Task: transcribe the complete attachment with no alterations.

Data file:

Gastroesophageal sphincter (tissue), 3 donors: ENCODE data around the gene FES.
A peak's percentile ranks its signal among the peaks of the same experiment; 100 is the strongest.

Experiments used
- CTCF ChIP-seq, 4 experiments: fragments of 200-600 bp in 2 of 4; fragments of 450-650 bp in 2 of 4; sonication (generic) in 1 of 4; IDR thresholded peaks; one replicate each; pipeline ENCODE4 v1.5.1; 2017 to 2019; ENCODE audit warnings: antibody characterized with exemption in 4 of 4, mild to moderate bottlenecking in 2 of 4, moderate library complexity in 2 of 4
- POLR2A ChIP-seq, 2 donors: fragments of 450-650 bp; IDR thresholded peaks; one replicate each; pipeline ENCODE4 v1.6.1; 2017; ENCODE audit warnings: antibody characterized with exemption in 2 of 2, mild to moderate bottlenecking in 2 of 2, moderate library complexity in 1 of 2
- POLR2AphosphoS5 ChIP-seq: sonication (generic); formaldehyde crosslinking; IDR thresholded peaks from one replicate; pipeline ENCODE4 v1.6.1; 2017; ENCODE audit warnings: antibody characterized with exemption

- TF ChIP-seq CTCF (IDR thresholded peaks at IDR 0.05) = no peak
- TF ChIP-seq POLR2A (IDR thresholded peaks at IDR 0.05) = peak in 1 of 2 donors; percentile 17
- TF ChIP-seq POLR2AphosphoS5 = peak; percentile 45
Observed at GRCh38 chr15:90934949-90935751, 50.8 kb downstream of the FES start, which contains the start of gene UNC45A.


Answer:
Gastroesophageal sphincter (tissue), 3 donors: ENCODE data around the gene FES.
A peak's percentile ranks its signal among the peaks of the same experiment; 100 is the strongest.

Experiments used
- CTCF ChIP-seq, 4 experiments: fragments of 200-600 bp in 2 of 4; fragments of 450-650 bp in 2 of 4; sonication (generic) in 1 of 4; IDR thresholded peaks; one replicate each; pipeline ENCODE4 v1.5.1; 2017 to 2019; ENCODE audit warnings: antibody characterized with exemption in 4 of 4, mild to moderate bottlenecking in 2 of 4, moderate library complexity in 2 of 4
- POLR2A ChIP-seq, 2 donors: fragments of 450-650 bp; IDR thresholded peaks; one replicate each; pipeline ENCODE4 v1.6.1; 2017; ENCODE audit warnings: antibody characterized with exemption in 2 of 2, mild to moderate bottlenecking in 2 of 2, moderate library complexity in 1 of 2
- POLR2AphosphoS5 ChIP-seq: sonication (generic); formaldehyde crosslinking; IDR thresholded peaks from one replicate; pipeline ENCODE4 v1.6.1; 2017; ENCODE audit warnings: antibody characterized with exemption

- TF ChIP-seq CTCF (IDR thresholded peaks at IDR 0.05) = no peak
- TF ChIP-seq POLR2A (IDR thresholded peaks at IDR 0.05) = peak in 1 of 2 donors; percentile 17
- TF ChIP-seq POLR2AphosphoS5 = peak; percentile 45
Observed at GRCh38 chr15:90934949-90935751, 50.8 kb downstream of the FES start, which contains the start of gene UNC45A.